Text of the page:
Chicken Satay


While waiting at the OB’s office with my wife, I picked up an issue of Better Homes and Garden. Although I typically never read that particular magazine, I think the universe must have been talking to me. I happened upon a multipage spread of satays that I thought looked mesmerizingly good.

Because we quickly got called in to see the doctor, I didn’t have time to read the article or review any of the recipes. But the images stuck. Later that week, I went to Trader Joe’s and got some chicken.

At Trader Joe’s you can get several “levels” of chicken. Organic skinless boneless chicken breasts will cost you about a month’s rent per pound. Then, there is is not-organic-but-humanely-grown chicken, which is slightly less expensive but still super pricey. About five levels of organic-ness and humane-ness below that is the chicken that I got. It was 2 pounds of vacuum packed boneless skinless chicken breasts, and it cost 2.99 per pound, which is cheaper than hamburger. How that works, I have no idea.

the ingredients

Chicken Satay Recipe:

1. Slice it: I sliced up the chicken breasts fairly thin. The important part was to cut it across the grain. It didn’t matter to much that the pieces of were of varying length. I would make up for it later in the skewering process.

2. Marinade it: I looked at a whole bunch of satay marinade recipes, and they all seemed to have soy sauce, fish sauce, acid, and fat. So, I used a 1/4C soy sauce and 1/4C rice wine vinegar. I didn’t feel like buying asian fish sauce, so I used 1t of the British version instead (Worcestershire sauce). And for fat, I used 1T of toasted sesame oil and 2T of dijon mustard. For a little kick, a couple of sprinkles of red pepper flakes. And a clove of minced garlic to boost the savoriness.

Oh, and most important, I added 1t of turmeric. Turmeric is my favorite spice word to say. Turmeric. When mixed with liquid, it becomes intensely yellow. Intensely yellow.

Let it marinade for an hour. Marinating it longer would probably be better, but I don’t have that kind of patience.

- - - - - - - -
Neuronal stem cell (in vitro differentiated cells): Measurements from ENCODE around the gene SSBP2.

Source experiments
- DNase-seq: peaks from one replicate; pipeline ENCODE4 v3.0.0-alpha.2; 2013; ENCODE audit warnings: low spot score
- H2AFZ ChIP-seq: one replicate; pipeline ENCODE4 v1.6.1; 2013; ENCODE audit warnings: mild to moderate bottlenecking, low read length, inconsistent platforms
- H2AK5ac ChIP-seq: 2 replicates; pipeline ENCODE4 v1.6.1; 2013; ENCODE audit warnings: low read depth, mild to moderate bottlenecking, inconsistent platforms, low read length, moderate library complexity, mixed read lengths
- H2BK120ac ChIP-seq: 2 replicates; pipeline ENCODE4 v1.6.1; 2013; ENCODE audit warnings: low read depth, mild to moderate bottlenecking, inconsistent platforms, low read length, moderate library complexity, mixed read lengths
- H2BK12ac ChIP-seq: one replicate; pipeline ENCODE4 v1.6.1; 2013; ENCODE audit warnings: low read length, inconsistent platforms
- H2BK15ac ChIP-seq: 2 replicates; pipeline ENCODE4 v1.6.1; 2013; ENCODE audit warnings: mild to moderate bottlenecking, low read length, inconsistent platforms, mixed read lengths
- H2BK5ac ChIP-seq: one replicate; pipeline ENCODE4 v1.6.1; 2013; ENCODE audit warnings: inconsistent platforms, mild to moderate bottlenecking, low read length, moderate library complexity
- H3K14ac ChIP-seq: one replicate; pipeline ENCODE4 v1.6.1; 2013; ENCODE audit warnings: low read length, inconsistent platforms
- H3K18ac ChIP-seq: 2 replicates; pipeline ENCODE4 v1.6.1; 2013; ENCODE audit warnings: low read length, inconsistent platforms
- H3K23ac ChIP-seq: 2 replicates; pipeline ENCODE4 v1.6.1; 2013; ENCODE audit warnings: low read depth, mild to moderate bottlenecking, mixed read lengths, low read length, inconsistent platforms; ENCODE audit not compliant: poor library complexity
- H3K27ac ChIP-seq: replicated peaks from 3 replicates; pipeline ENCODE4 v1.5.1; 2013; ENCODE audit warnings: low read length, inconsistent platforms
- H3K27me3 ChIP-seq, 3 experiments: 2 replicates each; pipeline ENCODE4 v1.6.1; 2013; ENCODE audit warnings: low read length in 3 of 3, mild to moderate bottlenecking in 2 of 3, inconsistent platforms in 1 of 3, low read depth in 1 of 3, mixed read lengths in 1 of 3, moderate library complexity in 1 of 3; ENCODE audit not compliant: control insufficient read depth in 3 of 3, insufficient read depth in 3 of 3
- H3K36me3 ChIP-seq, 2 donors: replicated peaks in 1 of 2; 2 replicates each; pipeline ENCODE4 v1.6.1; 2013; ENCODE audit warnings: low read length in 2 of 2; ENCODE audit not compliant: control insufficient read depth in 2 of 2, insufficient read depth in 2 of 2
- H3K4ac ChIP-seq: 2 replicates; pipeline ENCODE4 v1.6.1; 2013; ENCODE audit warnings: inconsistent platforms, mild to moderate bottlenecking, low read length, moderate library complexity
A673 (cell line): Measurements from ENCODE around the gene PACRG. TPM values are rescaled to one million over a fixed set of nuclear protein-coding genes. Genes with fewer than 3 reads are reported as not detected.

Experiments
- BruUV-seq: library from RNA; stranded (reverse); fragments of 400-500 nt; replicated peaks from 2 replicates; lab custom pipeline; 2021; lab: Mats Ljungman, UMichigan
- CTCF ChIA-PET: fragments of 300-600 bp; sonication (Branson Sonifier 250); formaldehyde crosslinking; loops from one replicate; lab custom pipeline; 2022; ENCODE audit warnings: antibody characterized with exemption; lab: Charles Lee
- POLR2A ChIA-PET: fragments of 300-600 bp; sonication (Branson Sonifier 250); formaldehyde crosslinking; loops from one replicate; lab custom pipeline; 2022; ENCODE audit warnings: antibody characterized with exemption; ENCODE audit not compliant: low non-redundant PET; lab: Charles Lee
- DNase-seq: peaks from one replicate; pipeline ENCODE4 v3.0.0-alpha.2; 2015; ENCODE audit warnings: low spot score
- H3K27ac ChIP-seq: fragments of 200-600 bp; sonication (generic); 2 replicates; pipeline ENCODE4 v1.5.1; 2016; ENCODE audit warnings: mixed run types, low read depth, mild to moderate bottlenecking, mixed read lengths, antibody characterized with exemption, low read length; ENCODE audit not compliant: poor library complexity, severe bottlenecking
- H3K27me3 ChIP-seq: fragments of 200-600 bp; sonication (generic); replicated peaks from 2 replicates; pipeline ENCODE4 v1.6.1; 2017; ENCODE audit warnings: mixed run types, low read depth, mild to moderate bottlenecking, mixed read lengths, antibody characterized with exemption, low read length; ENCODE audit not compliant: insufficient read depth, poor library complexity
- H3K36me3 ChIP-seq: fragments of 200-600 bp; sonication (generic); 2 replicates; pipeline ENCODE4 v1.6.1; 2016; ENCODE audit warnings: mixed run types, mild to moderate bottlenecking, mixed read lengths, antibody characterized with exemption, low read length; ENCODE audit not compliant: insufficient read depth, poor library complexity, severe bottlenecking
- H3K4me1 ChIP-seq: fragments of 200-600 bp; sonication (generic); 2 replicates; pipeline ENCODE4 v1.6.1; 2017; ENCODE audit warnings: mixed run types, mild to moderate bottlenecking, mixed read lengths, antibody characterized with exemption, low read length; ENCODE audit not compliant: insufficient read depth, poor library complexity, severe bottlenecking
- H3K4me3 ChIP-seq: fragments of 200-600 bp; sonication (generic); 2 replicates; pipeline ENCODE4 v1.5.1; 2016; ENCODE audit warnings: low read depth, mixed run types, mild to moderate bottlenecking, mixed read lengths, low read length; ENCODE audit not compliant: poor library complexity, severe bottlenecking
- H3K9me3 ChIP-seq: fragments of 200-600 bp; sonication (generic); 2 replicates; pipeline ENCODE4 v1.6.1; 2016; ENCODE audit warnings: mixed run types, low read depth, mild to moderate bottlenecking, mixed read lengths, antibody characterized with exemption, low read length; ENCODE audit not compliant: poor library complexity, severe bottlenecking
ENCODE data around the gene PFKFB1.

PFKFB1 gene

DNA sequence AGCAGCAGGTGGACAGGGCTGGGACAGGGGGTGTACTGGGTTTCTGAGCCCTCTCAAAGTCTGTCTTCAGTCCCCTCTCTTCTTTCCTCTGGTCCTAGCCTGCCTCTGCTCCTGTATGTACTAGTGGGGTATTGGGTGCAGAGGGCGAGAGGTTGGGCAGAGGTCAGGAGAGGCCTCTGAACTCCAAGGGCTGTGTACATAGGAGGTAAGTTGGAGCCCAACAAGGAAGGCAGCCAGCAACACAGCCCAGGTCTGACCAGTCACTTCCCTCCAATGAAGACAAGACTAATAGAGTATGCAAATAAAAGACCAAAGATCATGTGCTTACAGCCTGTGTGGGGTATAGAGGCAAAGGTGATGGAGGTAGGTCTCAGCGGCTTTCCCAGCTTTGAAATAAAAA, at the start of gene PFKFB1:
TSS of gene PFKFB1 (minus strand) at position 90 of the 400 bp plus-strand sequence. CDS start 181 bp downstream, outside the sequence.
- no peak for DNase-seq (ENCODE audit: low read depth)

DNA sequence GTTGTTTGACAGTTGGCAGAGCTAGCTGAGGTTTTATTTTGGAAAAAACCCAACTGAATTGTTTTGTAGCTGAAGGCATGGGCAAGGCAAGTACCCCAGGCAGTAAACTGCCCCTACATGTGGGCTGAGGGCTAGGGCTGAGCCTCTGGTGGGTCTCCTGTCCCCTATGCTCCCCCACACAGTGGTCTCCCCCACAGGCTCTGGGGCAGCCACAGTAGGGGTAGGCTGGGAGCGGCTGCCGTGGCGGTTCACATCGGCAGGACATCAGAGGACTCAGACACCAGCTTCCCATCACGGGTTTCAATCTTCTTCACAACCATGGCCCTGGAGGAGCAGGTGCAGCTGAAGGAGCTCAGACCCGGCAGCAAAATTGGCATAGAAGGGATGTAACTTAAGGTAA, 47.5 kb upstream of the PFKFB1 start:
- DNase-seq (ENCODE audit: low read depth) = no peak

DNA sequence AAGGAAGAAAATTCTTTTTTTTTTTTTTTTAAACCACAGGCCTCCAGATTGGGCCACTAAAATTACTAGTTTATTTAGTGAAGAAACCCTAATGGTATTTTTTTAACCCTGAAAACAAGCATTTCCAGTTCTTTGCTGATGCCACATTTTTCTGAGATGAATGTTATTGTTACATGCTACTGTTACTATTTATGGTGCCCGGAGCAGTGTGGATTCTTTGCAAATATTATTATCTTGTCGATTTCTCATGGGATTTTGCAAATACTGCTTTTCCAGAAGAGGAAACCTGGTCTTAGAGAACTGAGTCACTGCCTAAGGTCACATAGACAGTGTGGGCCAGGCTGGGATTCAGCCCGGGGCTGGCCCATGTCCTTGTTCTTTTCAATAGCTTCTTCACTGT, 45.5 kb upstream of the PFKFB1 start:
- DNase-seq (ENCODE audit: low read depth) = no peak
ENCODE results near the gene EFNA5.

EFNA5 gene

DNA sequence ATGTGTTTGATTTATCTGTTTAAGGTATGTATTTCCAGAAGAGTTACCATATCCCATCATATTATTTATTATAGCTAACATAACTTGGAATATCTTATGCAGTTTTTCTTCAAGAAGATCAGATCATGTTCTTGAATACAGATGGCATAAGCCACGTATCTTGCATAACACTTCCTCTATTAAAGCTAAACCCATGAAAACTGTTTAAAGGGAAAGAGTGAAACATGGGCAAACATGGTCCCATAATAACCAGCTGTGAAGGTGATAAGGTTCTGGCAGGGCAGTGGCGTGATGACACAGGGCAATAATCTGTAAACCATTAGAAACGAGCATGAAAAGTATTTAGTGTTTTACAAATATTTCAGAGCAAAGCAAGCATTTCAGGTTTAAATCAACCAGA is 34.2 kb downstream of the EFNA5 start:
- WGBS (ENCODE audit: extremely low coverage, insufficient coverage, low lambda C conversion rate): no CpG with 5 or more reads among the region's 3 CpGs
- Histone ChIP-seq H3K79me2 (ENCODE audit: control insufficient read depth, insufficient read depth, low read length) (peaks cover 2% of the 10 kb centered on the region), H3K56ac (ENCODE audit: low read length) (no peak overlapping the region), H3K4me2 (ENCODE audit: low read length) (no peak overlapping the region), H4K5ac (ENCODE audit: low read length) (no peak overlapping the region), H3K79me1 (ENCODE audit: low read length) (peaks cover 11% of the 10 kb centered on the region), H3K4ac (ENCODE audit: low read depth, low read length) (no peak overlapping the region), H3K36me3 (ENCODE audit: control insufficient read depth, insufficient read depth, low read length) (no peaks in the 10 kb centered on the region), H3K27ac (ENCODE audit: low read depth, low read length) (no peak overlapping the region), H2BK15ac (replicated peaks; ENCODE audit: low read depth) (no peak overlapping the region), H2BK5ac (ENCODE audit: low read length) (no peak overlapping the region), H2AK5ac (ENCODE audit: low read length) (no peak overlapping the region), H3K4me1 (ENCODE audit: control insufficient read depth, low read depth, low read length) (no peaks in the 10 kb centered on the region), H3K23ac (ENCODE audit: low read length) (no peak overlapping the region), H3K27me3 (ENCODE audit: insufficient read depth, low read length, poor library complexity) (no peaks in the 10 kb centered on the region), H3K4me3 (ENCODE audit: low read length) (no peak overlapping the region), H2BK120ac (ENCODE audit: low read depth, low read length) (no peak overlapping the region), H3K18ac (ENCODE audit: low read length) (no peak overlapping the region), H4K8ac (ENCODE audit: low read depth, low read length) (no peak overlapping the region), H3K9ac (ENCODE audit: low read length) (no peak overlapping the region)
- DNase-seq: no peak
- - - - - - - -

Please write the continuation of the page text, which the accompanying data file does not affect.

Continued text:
3. Skewer it: I took some skewers, ran them under some water, and then ran them through the marinated chicken. Sometimes, 1 long piece would fit on the skewer. Other times, I would put two or three smaller pieces on a single skewer. I basically was looking for each skewer to have the same amount of meat.

4. Sauce it: you’ll want to make a peanut dipping sauce. I took about a quarter cup of peanut butter and mixed about 1T of soy sauce with 1T of hot water and 1t of toasted sesame oil. Mix thoroughly. This sauce is done pretty much to taste. So wing it. I do.

sauce ingredients

4. Grill it: I put these up on the grill at high heat. I also had some zucchini that I sliced in half and some green onions that I also put on the grill. The zucchini was my wife’s idea, and it turned out to be a perfect side dish for the chicken. And the green onions were a really nice flavor contrast to the chicken and peanut sauce, almost like a palette cleanser.

satay, zucchini, and green onions

My wife and I really enjoyed this dish. And I was particularly happy about that because, with her being pregnant, she has been craving ground beef. I want to make sure she eats some leaner meats too, but she has been particularly averse to poultry. So, I take the fact that she liked this chicken as a compliment.

Plus, since I think the recipe would scale up nicely, we will likely be making these the next time we have a group of people over.


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